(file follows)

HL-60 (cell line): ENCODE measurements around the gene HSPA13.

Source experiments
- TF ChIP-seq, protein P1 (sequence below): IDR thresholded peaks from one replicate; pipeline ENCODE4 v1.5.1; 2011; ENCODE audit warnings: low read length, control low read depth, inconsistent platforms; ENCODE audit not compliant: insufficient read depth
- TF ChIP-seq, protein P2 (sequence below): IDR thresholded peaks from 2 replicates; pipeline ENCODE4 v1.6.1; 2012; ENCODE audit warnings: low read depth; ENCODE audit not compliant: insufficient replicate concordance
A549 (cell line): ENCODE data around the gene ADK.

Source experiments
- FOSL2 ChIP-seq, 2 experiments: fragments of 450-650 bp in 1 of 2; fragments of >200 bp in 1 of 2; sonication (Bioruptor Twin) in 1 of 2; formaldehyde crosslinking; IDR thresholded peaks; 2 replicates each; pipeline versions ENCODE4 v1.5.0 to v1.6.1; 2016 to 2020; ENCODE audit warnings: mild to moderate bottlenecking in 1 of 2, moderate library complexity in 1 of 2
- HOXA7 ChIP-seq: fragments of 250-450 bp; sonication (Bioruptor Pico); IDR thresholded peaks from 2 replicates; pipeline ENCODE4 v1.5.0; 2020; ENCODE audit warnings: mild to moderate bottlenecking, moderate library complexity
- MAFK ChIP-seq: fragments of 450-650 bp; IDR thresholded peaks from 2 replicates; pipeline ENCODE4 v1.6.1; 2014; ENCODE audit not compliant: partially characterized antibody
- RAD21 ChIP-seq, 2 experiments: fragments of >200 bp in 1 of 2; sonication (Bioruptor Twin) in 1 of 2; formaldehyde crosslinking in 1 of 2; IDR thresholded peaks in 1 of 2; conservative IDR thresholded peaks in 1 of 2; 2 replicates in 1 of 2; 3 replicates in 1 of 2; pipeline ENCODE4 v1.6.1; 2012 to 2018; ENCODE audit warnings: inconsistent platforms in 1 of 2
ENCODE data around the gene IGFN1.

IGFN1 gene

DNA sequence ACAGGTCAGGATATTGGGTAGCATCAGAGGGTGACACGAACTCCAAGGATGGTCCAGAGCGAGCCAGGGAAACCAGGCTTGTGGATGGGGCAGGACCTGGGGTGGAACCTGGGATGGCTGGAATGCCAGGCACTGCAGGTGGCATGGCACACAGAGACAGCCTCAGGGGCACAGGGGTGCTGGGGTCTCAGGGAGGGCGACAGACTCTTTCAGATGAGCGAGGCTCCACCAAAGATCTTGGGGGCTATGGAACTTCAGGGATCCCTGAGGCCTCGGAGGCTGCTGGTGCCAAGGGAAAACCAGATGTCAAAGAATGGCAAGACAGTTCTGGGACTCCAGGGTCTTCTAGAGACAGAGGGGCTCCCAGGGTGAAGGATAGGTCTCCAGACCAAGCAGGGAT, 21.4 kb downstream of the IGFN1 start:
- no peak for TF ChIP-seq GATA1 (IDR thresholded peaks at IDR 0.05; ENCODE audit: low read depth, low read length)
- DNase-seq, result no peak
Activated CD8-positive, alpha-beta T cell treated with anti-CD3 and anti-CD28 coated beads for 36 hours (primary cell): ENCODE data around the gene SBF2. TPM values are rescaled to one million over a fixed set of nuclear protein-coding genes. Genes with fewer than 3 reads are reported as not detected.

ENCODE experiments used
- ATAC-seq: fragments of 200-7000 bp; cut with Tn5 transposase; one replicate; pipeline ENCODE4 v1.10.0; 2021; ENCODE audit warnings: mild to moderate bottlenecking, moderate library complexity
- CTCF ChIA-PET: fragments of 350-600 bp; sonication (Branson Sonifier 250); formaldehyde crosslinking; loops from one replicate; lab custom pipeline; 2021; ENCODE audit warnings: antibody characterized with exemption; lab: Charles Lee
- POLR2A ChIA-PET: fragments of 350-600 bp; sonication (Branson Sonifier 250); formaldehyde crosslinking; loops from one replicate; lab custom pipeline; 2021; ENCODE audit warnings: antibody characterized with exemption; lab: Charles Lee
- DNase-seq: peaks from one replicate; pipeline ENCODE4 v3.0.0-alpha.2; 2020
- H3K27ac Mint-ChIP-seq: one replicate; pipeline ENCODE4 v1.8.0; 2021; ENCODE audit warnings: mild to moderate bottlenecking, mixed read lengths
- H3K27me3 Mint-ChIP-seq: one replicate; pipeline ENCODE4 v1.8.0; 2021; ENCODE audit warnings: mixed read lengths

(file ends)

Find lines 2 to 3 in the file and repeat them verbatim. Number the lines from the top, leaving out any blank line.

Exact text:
Source experiments
- TF ChIP-seq, protein P1 (sequence below): IDR thresholded peaks from one replicate; pipeline ENCODE4 v1.5.1; 2011; ENCODE audit warnings: low read length, control low read depth, inconsistent platforms; ENCODE audit not compliant: insufficient read depth